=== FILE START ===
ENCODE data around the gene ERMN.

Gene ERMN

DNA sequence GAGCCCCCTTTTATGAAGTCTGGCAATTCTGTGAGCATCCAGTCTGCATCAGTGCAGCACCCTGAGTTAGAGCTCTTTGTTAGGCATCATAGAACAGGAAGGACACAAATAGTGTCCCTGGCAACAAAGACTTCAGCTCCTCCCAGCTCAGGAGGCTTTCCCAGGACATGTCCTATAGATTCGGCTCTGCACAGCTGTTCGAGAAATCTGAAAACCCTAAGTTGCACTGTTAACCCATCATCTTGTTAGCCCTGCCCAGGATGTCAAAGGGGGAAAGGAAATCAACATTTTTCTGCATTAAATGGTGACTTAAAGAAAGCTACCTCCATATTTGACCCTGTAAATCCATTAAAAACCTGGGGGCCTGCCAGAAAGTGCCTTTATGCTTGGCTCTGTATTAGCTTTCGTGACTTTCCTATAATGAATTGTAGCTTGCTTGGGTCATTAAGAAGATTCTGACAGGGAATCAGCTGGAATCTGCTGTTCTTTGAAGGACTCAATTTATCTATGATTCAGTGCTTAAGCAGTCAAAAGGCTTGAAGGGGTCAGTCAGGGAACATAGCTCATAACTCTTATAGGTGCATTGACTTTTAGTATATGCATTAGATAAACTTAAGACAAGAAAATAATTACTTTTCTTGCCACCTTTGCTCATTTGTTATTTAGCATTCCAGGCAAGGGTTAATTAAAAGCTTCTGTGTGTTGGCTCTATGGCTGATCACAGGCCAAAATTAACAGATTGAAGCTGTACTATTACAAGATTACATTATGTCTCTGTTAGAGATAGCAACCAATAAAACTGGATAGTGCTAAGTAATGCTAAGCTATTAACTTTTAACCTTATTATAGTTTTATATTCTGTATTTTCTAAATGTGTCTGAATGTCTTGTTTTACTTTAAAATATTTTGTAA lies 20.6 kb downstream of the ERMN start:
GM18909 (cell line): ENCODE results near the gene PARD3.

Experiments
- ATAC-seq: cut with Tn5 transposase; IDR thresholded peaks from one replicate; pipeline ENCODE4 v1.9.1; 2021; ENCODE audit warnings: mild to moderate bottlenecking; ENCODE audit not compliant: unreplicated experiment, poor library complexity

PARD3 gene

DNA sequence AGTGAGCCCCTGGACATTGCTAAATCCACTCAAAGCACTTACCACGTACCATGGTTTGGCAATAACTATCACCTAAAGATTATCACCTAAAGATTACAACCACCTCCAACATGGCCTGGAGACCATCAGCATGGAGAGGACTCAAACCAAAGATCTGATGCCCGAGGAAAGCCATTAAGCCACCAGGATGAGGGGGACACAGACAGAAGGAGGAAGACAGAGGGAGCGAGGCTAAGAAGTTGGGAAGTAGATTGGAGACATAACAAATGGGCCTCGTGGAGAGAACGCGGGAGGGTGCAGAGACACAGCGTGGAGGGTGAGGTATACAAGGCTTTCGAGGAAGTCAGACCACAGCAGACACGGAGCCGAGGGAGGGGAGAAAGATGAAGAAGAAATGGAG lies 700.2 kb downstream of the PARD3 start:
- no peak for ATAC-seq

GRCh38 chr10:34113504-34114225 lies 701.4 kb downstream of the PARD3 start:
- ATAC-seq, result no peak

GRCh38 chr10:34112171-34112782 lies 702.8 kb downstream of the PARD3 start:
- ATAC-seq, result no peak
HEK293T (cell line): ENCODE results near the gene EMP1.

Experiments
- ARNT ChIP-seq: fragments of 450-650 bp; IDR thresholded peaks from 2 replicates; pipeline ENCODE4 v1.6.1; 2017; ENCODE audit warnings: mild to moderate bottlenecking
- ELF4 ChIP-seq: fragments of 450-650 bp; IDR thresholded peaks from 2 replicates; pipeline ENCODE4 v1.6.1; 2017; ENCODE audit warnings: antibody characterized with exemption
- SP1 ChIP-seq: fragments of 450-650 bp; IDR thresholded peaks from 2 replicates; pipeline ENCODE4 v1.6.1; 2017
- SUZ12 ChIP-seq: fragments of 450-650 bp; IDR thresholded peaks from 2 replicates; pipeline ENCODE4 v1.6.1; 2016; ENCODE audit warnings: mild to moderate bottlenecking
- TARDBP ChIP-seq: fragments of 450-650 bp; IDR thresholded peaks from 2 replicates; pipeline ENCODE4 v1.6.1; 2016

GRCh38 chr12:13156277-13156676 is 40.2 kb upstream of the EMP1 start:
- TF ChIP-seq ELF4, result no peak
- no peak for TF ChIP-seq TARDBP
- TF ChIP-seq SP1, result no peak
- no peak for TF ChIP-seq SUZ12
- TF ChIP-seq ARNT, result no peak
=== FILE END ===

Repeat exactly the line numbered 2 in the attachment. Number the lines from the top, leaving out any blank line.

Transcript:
Gene ERMN